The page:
• See, yeah, most of us old enough to have started making photos in the film era started with something like that Debonair. My first camera was a Kodak Brownie Starmite II. Fixed focus, fixed exposure. The latitude of Kodacolor II made up for it. It took me a long time to learn I liked making photographs, and then I got more interested in doing it better, which led me to more capable and thus more complex cameras.

  10. A film beginner’s experience and expectations are certainly going to be important in choosing the first best camera. Also important is what kind of expert advice will be available during the introductory process.
    I know a fellow who started as a young kid with a Leica IIIa. I think that worked out because his father was an avid photographer and also apparently a good and patient teacher.
    My own recommendation for a starting with film would be a no-frills box camera, preferably one with a brilliant finder. A lot of box cameras came with excellent manuals which explained the fundamentals without intimadating complications.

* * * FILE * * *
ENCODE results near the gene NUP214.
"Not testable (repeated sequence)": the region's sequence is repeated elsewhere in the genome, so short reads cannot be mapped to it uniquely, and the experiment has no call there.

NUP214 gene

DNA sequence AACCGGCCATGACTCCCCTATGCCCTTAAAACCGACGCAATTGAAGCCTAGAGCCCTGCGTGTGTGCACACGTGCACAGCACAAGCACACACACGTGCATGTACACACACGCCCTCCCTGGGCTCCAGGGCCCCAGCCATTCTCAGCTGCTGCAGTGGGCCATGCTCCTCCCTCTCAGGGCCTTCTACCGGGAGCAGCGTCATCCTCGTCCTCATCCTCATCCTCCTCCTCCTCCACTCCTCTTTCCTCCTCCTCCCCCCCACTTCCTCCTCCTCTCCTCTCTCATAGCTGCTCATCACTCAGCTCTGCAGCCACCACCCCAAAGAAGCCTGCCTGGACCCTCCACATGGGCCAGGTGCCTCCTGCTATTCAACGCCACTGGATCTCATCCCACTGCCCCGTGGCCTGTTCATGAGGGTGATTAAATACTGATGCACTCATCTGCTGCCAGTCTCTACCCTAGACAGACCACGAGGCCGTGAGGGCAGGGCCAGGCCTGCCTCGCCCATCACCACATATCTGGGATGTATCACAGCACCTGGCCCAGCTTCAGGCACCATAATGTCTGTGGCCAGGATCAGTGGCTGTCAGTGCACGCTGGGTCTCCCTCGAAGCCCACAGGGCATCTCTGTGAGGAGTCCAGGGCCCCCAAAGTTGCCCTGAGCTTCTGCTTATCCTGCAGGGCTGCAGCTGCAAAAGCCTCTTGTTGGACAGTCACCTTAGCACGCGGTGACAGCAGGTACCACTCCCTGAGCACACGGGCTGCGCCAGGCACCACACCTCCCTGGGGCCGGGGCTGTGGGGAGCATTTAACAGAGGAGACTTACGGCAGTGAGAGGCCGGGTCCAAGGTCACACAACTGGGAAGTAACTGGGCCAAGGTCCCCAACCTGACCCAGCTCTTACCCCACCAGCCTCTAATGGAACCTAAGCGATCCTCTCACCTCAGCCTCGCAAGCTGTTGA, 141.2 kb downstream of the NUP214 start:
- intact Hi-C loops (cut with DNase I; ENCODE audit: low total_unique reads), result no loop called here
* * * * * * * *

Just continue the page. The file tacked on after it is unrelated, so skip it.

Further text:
• What an interesting recommendation. My initial reaction was, “but they’d have to futz with threading in rollfilm,” but then I realized I did it on my own with no Internet to guide me when I shot my first roll of film, 127 in a Kodak Brownie Starmite II, at age 10. And you’re right, many of those old manuals wrote accessibly about the basic mechanics of exposure.

  11. Pingback: Ilford HP5 Plus 400 + Pentax P3 + SMC Pentax-A 50mm f/2 - Island in the Net

Leave a Comment

This site uses Akismet to reduce spam. Learn how your comment data is processed.